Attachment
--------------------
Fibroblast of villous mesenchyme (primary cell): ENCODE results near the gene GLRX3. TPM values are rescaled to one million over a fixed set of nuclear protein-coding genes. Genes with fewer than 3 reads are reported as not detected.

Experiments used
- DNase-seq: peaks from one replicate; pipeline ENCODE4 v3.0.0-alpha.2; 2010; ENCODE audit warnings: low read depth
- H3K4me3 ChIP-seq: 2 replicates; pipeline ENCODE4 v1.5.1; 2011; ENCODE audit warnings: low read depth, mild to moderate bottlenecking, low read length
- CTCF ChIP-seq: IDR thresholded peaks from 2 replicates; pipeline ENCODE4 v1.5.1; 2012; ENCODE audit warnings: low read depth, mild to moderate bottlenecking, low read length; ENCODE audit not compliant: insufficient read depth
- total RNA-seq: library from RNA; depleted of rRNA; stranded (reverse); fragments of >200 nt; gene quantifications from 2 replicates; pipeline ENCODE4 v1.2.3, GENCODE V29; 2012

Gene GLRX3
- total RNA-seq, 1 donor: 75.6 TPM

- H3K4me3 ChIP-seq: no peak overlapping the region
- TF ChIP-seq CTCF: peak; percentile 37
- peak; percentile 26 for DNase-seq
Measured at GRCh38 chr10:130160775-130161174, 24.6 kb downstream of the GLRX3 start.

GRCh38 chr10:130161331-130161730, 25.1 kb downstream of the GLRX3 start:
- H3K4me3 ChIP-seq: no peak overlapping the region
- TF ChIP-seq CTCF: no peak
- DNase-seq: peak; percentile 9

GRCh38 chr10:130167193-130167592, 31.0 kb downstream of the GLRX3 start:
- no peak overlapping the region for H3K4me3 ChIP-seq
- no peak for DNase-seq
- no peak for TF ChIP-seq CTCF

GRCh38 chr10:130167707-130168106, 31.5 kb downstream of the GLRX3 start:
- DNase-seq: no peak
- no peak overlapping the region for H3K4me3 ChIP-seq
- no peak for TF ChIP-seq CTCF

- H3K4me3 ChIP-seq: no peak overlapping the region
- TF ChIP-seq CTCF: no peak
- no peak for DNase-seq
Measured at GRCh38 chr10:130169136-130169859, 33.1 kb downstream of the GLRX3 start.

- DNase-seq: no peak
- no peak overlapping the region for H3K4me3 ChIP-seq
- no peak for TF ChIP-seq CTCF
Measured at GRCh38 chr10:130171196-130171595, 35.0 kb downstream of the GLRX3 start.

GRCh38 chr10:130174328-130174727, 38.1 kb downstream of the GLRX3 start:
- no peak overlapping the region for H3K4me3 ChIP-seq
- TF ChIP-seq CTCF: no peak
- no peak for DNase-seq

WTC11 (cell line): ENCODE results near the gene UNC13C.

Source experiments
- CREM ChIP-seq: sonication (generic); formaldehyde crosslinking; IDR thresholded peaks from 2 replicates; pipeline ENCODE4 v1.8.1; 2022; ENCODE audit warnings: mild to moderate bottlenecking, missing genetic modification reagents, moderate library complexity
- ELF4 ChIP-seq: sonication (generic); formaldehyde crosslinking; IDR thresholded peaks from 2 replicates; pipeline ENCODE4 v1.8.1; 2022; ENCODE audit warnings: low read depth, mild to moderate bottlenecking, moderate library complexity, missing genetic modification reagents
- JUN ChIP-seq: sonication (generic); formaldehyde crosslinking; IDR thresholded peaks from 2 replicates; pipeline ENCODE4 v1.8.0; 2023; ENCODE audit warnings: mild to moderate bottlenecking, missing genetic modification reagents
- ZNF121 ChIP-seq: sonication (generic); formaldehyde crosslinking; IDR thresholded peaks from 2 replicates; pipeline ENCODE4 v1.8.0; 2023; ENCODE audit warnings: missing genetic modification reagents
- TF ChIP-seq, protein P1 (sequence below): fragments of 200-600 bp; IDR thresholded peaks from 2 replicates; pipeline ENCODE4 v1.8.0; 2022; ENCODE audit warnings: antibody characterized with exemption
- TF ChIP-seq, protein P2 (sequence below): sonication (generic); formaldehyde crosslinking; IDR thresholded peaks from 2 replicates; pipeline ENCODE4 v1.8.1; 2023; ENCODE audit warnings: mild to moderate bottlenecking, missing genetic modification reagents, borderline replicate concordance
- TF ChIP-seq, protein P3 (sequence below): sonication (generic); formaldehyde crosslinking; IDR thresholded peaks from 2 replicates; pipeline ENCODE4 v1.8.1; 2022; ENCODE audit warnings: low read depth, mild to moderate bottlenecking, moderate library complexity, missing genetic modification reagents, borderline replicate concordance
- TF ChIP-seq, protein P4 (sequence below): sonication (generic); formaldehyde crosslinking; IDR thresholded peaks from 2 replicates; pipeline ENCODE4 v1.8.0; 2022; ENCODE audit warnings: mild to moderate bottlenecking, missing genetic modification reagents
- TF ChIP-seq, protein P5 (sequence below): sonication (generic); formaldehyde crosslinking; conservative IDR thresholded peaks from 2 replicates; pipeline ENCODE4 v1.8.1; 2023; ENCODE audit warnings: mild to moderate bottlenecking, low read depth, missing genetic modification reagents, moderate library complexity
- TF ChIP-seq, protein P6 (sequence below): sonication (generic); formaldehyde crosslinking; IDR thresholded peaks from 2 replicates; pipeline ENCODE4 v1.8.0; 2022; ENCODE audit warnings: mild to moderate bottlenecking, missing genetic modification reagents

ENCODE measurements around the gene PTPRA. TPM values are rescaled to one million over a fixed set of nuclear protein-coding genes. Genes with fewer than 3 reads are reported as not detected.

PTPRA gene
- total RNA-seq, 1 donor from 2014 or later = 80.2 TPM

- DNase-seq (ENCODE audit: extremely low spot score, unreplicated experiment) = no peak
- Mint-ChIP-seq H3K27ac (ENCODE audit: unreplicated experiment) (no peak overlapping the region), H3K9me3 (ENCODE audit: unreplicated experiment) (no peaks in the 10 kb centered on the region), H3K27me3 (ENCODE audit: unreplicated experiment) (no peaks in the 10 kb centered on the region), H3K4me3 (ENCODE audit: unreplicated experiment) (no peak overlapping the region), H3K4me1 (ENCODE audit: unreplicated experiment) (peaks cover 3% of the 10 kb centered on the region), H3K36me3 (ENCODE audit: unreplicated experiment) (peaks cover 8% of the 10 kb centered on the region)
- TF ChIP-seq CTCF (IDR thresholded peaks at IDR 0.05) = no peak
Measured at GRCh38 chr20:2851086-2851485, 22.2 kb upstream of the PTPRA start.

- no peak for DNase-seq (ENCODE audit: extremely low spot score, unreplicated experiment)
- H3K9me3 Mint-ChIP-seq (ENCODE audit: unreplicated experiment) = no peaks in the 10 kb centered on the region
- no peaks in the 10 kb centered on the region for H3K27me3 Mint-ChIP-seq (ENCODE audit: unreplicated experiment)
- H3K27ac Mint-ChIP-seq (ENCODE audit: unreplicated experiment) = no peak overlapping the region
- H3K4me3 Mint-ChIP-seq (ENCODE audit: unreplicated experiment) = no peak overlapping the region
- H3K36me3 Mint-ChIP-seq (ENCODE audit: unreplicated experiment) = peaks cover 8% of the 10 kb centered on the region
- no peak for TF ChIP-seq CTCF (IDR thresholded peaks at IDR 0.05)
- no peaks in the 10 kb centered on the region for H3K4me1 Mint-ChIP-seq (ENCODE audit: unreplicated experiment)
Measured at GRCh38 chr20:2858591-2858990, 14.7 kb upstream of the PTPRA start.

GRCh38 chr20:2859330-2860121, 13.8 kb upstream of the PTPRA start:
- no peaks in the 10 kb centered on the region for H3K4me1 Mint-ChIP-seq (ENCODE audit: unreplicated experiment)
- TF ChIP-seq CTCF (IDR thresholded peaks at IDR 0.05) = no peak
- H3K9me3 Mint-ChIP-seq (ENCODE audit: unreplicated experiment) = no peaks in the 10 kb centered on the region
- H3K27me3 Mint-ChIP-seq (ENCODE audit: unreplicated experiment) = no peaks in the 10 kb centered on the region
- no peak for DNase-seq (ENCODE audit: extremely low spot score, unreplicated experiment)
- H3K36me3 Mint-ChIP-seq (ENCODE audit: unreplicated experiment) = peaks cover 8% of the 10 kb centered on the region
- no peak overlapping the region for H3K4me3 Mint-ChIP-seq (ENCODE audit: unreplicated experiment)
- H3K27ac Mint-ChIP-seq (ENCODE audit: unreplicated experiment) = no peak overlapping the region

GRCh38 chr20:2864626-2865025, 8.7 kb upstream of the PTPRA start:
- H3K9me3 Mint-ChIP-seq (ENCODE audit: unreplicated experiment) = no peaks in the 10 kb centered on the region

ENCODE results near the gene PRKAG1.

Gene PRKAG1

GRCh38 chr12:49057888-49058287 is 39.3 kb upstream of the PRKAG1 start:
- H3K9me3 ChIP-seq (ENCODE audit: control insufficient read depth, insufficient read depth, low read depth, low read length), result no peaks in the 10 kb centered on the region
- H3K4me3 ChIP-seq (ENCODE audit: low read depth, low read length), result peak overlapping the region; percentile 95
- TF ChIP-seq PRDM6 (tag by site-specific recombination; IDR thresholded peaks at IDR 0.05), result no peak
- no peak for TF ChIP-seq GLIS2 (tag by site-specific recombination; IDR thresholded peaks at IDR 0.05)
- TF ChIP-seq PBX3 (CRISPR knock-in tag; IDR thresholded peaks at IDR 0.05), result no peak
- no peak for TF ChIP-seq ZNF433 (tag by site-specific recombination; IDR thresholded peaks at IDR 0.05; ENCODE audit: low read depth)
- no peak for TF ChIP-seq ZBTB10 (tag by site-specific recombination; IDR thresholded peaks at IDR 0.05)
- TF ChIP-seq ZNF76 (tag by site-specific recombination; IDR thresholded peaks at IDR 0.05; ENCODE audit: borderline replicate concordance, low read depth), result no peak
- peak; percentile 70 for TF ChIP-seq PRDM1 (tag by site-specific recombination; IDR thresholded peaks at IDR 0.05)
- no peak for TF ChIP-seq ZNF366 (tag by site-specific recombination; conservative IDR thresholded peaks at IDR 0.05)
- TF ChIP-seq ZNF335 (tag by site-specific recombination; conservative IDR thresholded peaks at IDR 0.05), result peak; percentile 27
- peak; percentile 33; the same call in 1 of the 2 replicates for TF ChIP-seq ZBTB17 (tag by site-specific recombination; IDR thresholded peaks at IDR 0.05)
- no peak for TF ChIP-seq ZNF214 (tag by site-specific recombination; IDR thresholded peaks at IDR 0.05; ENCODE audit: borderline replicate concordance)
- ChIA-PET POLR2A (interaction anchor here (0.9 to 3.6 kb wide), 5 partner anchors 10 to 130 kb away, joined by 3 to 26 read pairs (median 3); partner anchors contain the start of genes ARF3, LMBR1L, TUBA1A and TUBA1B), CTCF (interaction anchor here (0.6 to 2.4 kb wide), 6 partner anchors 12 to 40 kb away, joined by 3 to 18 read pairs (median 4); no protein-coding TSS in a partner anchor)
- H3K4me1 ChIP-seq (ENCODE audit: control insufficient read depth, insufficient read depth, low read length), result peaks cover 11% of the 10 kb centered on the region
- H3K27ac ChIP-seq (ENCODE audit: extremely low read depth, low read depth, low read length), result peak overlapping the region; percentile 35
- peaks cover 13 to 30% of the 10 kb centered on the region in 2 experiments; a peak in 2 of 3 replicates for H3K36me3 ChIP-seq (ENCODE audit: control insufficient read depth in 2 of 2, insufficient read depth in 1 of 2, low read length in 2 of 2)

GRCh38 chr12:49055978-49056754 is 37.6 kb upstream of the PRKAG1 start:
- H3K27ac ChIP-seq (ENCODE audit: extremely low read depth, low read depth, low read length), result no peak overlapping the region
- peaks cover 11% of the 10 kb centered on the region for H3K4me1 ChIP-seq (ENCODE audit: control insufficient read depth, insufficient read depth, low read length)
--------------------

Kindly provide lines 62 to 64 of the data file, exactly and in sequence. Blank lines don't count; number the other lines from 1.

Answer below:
- no peak for TF ChIP-seq CTCF (IDR thresholded peaks at IDR 0.05)
- no peaks in the 10 kb centered on the region for H3K4me1 Mint-ChIP-seq (ENCODE audit: unreplicated experiment)
Measured at GRCh38 chr20:2858591-2858990, 14.7 kb upstream of the PTPRA start.